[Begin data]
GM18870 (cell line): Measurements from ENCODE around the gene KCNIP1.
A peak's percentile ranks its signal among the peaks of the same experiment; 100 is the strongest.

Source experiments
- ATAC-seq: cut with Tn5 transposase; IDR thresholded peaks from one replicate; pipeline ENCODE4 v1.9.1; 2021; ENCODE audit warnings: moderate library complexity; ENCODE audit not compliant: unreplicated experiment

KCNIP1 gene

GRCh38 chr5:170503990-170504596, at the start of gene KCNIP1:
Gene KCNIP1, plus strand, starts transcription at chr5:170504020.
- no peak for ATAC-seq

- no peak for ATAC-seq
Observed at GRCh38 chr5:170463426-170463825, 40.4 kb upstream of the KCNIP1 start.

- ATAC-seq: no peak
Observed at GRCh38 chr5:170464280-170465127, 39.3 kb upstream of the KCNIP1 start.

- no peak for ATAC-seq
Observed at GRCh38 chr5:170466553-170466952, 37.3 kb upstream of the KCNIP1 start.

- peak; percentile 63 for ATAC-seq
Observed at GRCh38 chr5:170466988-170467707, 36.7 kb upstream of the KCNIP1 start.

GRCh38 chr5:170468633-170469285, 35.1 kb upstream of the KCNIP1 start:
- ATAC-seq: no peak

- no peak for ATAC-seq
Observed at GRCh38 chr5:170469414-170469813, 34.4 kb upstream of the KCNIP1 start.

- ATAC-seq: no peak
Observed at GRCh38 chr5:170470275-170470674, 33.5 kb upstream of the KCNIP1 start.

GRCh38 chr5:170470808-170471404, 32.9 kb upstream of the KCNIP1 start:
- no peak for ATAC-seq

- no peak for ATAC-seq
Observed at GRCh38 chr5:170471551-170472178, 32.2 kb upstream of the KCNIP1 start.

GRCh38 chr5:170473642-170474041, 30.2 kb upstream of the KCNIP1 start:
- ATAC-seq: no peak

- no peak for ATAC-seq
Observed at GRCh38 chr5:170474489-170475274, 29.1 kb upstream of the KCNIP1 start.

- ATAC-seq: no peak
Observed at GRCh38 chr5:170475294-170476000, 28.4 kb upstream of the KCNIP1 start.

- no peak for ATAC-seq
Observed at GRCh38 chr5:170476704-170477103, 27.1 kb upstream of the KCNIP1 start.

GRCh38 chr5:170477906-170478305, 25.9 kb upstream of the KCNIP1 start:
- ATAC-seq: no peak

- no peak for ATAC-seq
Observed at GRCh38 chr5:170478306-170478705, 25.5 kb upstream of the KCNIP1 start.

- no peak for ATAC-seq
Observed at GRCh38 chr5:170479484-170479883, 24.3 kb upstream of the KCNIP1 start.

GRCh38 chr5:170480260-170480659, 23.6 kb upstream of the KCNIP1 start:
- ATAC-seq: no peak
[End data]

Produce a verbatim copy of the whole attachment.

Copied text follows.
GM18870 (cell line): Measurements from ENCODE around the gene KCNIP1.
A peak's percentile ranks its signal among the peaks of the same experiment; 100 is the strongest.

Source experiments
- ATAC-seq: cut with Tn5 transposase; IDR thresholded peaks from one replicate; pipeline ENCODE4 v1.9.1; 2021; ENCODE audit warnings: moderate library complexity; ENCODE audit not compliant: unreplicated experiment

KCNIP1 gene

GRCh38 chr5:170503990-170504596, at the start of gene KCNIP1:
Gene KCNIP1, plus strand, starts transcription at chr5:170504020.
- no peak for ATAC-seq

- no peak for ATAC-seq
Observed at GRCh38 chr5:170463426-170463825, 40.4 kb upstream of the KCNIP1 start.

- ATAC-seq: no peak
Observed at GRCh38 chr5:170464280-170465127, 39.3 kb upstream of the KCNIP1 start.

- no peak for ATAC-seq
Observed at GRCh38 chr5:170466553-170466952, 37.3 kb upstream of the KCNIP1 start.

- peak; percentile 63 for ATAC-seq
Observed at GRCh38 chr5:170466988-170467707, 36.7 kb upstream of the KCNIP1 start.

GRCh38 chr5:170468633-170469285, 35.1 kb upstream of the KCNIP1 start:
- ATAC-seq: no peak

- no peak for ATAC-seq
Observed at GRCh38 chr5:170469414-170469813, 34.4 kb upstream of the KCNIP1 start.

- ATAC-seq: no peak
Observed at GRCh38 chr5:170470275-170470674, 33.5 kb upstream of the KCNIP1 start.

GRCh38 chr5:170470808-170471404, 32.9 kb upstream of the KCNIP1 start:
- no peak for ATAC-seq

- no peak for ATAC-seq
Observed at GRCh38 chr5:170471551-170472178, 32.2 kb upstream of the KCNIP1 start.

GRCh38 chr5:170473642-170474041, 30.2 kb upstream of the KCNIP1 start:
- ATAC-seq: no peak

- no peak for ATAC-seq
Observed at GRCh38 chr5:170474489-170475274, 29.1 kb upstream of the KCNIP1 start.

- ATAC-seq: no peak
Observed at GRCh38 chr5:170475294-170476000, 28.4 kb upstream of the KCNIP1 start.

- no peak for ATAC-seq
Observed at GRCh38 chr5:170476704-170477103, 27.1 kb upstream of the KCNIP1 start.

GRCh38 chr5:170477906-170478305, 25.9 kb upstream of the KCNIP1 start:
- ATAC-seq: no peak

- no peak for ATAC-seq
Observed at GRCh38 chr5:170478306-170478705, 25.5 kb upstream of the KCNIP1 start.

- no peak for ATAC-seq
Observed at GRCh38 chr5:170479484-170479883, 24.3 kb upstream of the KCNIP1 start.

GRCh38 chr5:170480260-170480659, 23.6 kb upstream of the KCNIP1 start:
- ATAC-seq: no peak